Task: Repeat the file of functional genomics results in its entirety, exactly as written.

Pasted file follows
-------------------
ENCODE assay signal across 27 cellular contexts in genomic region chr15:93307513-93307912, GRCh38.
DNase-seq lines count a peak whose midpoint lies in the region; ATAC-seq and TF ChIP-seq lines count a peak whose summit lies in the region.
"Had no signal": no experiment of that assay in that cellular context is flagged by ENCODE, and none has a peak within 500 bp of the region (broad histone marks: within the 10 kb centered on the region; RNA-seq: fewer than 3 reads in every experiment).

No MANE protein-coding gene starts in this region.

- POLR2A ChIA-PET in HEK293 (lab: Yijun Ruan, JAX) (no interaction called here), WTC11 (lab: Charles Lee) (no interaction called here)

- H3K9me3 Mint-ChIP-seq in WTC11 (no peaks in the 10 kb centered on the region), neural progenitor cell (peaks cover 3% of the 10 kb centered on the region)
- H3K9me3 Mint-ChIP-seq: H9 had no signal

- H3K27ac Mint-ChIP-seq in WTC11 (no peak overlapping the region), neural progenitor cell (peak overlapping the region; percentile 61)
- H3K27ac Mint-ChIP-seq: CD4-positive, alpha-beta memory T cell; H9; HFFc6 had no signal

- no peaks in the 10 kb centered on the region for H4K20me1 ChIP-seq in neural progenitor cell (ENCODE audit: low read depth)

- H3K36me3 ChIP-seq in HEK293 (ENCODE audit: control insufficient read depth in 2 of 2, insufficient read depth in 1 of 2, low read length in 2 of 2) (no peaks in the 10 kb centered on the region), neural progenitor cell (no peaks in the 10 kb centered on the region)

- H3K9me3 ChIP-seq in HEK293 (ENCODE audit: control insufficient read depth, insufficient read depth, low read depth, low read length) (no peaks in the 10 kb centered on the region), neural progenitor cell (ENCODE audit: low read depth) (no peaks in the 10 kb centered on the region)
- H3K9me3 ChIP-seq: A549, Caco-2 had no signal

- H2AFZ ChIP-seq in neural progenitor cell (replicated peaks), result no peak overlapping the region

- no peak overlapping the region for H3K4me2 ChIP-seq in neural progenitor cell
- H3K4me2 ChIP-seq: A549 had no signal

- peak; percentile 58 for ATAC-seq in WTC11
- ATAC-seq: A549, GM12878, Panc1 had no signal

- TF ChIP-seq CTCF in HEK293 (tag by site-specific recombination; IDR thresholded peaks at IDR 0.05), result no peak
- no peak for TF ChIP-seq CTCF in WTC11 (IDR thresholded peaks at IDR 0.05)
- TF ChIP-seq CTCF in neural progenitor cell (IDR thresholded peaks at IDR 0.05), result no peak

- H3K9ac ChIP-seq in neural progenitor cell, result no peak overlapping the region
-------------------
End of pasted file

ENCODE assay signal across 27 cellular contexts in genomic region chr15:93307513-93307912, GRCh38.
DNase-seq lines count a peak whose midpoint lies in the region; ATAC-seq and TF ChIP-seq lines count a peak whose summit lies in the region.
"Had no signal": no experiment of that assay in that cellular context is flagged by ENCODE, and none has a peak within 500 bp of the region (broad histone marks: within the 10 kb centered on the region; RNA-seq: fewer than 3 reads in every experiment).

No MANE protein-coding gene starts in this region.

- POLR2A ChIA-PET in HEK293 (lab: Yijun Ruan, JAX) (no interaction called here), WTC11 (lab: Charles Lee) (no interaction called here)

- H3K9me3 Mint-ChIP-seq in WTC11 (no peaks in the 10 kb centered on the region), neural progenitor cell (peaks cover 3% of the 10 kb centered on the region)
- H3K9me3 Mint-ChIP-seq: H9 had no signal

- H3K27ac Mint-ChIP-seq in WTC11 (no peak overlapping the region), neural progenitor cell (peak overlapping the region; percentile 61)
- H3K27ac Mint-ChIP-seq: CD4-positive, alpha-beta memory T cell; H9; HFFc6 had no signal

- no peaks in the 10 kb centered on the region for H4K20me1 ChIP-seq in neural progenitor cell (ENCODE audit: low read depth)

- H3K36me3 ChIP-seq in HEK293 (ENCODE audit: control insufficient read depth in 2 of 2, insufficient read depth in 1 of 2, low read length in 2 of 2) (no peaks in the 10 kb centered on the region), neural progenitor cell (no peaks in the 10 kb centered on the region)

- H3K9me3 ChIP-seq in HEK293 (ENCODE audit: control insufficient read depth, insufficient read depth, low read depth, low read length) (no peaks in the 10 kb centered on the region), neural progenitor cell (ENCODE audit: low read depth) (no peaks in the 10 kb centered on the region)
- H3K9me3 ChIP-seq: A549, Caco-2 had no signal

- H2AFZ ChIP-seq in neural progenitor cell (replicated peaks), result no peak overlapping the region

- no peak overlapping the region for H3K4me2 ChIP-seq in neural progenitor cell
- H3K4me2 ChIP-seq: A549 had no signal

- peak; percentile 58 for ATAC-seq in WTC11
- ATAC-seq: A549, GM12878, Panc1 had no signal

- TF ChIP-seq CTCF in HEK293 (tag by site-specific recombination; IDR thresholded peaks at IDR 0.05), result no peak
- no peak for TF ChIP-seq CTCF in WTC11 (IDR thresholded peaks at IDR 0.05)
- TF ChIP-seq CTCF in neural progenitor cell (IDR thresholded peaks at IDR 0.05), result no peak

- H3K9ac ChIP-seq in neural progenitor cell, result no peak overlapping the region